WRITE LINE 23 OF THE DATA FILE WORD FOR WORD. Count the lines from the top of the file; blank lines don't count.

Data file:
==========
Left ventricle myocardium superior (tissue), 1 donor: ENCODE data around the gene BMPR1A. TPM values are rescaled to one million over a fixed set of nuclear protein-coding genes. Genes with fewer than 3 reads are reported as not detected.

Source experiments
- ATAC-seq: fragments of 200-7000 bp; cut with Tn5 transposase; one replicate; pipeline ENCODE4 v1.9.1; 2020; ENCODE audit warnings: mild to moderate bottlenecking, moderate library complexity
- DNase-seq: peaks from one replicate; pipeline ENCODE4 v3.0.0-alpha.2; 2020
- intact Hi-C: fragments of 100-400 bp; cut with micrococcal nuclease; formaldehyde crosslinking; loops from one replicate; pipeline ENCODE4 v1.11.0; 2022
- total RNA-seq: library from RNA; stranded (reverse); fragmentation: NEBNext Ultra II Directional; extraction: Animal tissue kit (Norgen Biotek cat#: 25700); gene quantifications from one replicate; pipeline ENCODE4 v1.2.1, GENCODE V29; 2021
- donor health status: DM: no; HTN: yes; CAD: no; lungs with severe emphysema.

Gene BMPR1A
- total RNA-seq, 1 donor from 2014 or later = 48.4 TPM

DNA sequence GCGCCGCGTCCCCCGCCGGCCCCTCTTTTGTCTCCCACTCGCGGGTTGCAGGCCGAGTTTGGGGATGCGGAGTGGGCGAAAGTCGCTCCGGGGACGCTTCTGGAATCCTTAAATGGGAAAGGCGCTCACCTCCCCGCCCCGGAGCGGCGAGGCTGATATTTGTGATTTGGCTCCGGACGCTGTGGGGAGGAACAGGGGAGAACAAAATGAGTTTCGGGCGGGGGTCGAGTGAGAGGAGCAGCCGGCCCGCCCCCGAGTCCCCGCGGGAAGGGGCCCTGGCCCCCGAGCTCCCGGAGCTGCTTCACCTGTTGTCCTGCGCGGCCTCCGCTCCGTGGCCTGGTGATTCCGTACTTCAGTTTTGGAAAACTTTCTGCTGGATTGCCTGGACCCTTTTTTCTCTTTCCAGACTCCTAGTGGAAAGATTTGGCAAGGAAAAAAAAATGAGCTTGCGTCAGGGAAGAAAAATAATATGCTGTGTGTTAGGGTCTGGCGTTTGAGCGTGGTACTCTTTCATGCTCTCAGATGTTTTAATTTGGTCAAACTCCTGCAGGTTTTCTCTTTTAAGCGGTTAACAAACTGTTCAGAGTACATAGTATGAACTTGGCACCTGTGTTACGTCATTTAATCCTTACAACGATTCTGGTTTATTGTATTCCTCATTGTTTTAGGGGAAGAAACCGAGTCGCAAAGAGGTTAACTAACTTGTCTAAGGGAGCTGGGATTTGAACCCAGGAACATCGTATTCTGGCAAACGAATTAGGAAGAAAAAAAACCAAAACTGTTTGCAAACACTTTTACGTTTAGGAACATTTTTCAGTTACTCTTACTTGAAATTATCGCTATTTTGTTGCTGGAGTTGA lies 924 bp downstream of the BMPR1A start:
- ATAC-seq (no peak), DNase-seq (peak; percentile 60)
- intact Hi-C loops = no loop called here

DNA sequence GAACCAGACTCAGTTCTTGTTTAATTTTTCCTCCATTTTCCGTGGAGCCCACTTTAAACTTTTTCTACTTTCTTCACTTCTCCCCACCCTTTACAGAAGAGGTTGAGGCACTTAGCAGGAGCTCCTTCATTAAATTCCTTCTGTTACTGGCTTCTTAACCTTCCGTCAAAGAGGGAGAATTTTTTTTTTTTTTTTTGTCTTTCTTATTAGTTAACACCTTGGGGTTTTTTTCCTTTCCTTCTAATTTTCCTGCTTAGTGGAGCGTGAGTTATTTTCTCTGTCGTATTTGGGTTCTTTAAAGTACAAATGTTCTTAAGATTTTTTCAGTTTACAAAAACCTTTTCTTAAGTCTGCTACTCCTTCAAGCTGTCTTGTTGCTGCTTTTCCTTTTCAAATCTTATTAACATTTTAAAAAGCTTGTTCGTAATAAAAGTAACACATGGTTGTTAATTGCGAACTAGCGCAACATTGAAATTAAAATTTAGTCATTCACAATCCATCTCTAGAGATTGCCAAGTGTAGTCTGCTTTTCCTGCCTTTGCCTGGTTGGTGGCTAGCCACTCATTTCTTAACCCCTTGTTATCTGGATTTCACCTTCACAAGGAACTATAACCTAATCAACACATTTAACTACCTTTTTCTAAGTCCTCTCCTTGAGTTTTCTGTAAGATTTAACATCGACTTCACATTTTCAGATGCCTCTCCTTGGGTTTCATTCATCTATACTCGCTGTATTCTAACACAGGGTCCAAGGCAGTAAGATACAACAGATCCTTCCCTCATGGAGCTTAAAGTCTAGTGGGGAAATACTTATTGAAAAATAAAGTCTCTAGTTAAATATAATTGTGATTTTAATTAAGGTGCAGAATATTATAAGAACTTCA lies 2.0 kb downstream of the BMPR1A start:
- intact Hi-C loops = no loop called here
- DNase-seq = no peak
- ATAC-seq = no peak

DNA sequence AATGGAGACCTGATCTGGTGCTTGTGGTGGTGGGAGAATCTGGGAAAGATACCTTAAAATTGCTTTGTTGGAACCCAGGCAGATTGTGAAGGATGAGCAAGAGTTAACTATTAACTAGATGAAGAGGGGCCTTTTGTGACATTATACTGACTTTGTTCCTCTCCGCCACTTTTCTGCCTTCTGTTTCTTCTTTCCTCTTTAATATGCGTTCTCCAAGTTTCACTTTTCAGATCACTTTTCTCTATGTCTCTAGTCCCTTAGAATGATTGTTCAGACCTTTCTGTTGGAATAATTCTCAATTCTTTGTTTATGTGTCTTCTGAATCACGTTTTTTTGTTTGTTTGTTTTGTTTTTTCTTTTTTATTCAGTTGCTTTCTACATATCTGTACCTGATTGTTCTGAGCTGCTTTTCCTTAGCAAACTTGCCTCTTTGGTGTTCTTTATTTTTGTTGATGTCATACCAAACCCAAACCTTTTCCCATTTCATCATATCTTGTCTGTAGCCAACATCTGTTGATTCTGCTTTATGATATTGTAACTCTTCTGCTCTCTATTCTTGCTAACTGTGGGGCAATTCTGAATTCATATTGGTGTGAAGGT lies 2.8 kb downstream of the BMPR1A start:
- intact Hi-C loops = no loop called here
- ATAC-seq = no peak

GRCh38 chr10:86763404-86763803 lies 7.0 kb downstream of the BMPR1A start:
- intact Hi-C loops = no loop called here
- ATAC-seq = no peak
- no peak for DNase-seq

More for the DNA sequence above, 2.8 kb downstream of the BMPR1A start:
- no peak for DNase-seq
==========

- no peak for DNase-seq